Obama swings back at Romney, talks deficit reduction

President Obama signaled he is ready for a fight, blasting GOP presidential candidate Mitt Romney for embracing a controversial budget blueprint for the country designed by Republicans in Congress. Norah O'Donnell reports.

(MoneyWatch) In a meeting with CBS MoneyWatch.com and writers from other financial websites in Washington Wednesday, President Obama made the case for his economic agenda, expanded on his ideas for lowering the deficit, and swung back at Mitt Romney's suggestion that the president was "out of touch."

After his primary night sweep Tuesday, Romney said years of flying around on Air Force One had caused the president to lose touch. In response, Obama harkened back to his pre-Washington days. The president said that he and Michelle were still paying off student loans nine years after he graduated, and recalled "scraping together the downpayment," for their first home.

"When Michelle and I first met, the car I was driving I think I'd bought for 500 dollars, and it had a big rust spot that I think allowed you to see the road on the passenger side," he recalled. "Our personal finances - having to worry about bills at the end of the month or gas prices or what have you -- weren't really stable until recently. So in a sense I would say Michelle and I have had a quintessentially middle-class or working-class upbringing."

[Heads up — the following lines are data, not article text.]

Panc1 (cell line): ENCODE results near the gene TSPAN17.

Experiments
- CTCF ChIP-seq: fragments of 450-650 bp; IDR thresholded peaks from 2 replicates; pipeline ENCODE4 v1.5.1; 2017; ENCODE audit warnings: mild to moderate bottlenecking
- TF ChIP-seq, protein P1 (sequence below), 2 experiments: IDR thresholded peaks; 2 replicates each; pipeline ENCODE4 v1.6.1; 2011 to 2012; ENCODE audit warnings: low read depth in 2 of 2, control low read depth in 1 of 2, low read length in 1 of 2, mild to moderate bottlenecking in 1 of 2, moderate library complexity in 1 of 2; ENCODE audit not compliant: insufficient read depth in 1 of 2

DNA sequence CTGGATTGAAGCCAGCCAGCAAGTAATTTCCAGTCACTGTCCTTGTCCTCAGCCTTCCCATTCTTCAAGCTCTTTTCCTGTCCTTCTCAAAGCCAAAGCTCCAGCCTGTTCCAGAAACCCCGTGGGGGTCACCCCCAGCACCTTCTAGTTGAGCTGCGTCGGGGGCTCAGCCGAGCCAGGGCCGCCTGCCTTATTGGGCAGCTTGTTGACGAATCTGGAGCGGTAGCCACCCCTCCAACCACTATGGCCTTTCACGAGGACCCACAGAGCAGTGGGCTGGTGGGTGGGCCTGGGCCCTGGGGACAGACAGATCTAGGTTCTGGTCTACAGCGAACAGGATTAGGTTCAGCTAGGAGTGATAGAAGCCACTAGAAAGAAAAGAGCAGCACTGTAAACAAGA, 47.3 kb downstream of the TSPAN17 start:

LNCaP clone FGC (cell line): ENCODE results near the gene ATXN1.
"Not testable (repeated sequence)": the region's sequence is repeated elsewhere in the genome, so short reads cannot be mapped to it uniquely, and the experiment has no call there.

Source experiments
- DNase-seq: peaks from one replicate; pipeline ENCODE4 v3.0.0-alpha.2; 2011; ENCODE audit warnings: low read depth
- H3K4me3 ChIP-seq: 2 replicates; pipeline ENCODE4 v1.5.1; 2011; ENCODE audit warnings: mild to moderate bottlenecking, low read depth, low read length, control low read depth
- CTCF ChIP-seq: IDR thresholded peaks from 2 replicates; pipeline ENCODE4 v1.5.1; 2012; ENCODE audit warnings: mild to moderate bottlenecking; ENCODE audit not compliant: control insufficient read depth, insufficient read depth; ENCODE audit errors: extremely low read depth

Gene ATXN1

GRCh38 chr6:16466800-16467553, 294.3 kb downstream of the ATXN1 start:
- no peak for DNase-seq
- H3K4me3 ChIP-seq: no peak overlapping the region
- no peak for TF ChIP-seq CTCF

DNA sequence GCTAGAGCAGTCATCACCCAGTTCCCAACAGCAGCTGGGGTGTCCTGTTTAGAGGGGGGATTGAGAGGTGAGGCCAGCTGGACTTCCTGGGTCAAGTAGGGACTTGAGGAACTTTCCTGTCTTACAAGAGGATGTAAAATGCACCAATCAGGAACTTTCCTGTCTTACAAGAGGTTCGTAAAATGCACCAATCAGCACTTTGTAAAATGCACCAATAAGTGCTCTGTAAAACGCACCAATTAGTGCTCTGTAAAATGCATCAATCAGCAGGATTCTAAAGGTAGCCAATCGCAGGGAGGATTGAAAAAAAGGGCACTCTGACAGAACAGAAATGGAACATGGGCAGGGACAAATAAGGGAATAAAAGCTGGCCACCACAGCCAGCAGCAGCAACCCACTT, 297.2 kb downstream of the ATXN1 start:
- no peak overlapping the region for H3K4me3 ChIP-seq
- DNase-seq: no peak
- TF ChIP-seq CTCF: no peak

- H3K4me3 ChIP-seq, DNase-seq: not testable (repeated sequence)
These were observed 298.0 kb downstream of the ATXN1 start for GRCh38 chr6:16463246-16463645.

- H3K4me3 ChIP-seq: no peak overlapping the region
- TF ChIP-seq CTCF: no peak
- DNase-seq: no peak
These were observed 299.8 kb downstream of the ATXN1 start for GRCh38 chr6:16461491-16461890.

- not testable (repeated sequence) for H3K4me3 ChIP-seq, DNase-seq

After a pause, he added, "And I would say that's in contrast to some of the presidential candidates who are out there. As for who is in touch and who's not with ordinary folks ... I have no problem with that comparison."

The president was an unannounced speaker at what the administration billed as the White House personal finance online summit. About 18 journalists were invited to talk to Obama's financial advisers and communications department.

In response to a question from MoneyWatch about the nation's growing long-term debt, the president said that the bulk of deficit reduction -- beyond current proposals -- is going to have to come from taxes and trimming healthcare costs. He said his administration had already taken significant steps to bring spending down.

"It's not as if we haven't been doing anything for the last year and a half," he said. Obama said that his budget calls for $1 trillion in deficit reductions over the next 10 years, and that last year's debt ceiling deal provides for another $1 trillion in automatic cuts in January 2013.

Republicans say that Obama's budget spends too much and taxes too much, and fails to make the tough choices to ensure that entitlement programs -- namely Medicare and Social Security -- remain solvent.

"There's not much more room for deficit reduction on the discretionary spending side," he said. "So the entire ball of wax at this point is getting revenue back to levels that are consistent with the kind of government we've had in the 20th Century." Throughout an afternoon of presentations, the president and his aides stressed their argument that taxes on high-earners are at historically low levels.

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